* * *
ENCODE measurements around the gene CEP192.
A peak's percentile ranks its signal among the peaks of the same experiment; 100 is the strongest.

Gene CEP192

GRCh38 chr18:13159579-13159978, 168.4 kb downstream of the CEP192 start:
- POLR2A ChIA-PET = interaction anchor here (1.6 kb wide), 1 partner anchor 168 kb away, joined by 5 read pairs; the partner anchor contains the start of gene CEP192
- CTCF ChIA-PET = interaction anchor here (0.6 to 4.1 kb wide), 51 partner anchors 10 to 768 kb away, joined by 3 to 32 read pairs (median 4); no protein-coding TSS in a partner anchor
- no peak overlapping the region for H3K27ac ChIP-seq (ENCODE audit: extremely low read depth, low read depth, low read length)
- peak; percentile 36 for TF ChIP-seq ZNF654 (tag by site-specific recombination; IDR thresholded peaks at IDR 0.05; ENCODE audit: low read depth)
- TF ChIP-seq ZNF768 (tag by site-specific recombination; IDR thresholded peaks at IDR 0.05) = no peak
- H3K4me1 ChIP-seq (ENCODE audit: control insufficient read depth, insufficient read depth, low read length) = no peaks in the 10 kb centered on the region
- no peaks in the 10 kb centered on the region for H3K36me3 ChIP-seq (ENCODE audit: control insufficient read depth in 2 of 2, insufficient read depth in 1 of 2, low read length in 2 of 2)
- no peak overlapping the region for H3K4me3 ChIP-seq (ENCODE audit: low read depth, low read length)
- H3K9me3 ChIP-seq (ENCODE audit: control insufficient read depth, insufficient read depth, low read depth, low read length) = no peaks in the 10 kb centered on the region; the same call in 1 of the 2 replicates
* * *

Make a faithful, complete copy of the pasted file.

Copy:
ENCODE measurements around the gene CEP192.
A peak's percentile ranks its signal among the peaks of the same experiment; 100 is the strongest.

Gene CEP192

GRCh38 chr18:13159579-13159978, 168.4 kb downstream of the CEP192 start:
- POLR2A ChIA-PET = interaction anchor here (1.6 kb wide), 1 partner anchor 168 kb away, joined by 5 read pairs; the partner anchor contains the start of gene CEP192
- CTCF ChIA-PET = interaction anchor here (0.6 to 4.1 kb wide), 51 partner anchors 10 to 768 kb away, joined by 3 to 32 read pairs (median 4); no protein-coding TSS in a partner anchor
- no peak overlapping the region for H3K27ac ChIP-seq (ENCODE audit: extremely low read depth, low read depth, low read length)
- peak; percentile 36 for TF ChIP-seq ZNF654 (tag by site-specific recombination; IDR thresholded peaks at IDR 0.05; ENCODE audit: low read depth)
- TF ChIP-seq ZNF768 (tag by site-specific recombination; IDR thresholded peaks at IDR 0.05) = no peak
- H3K4me1 ChIP-seq (ENCODE audit: control insufficient read depth, insufficient read depth, low read length) = no peaks in the 10 kb centered on the region
- no peaks in the 10 kb centered on the region for H3K36me3 ChIP-seq (ENCODE audit: control insufficient read depth in 2 of 2, insufficient read depth in 1 of 2, low read length in 2 of 2)
- no peak overlapping the region for H3K4me3 ChIP-seq (ENCODE audit: low read depth, low read length)
- H3K9me3 ChIP-seq (ENCODE audit: control insufficient read depth, insufficient read depth, low read depth, low read length) = no peaks in the 10 kb centered on the region; the same call in 1 of the 2 replicates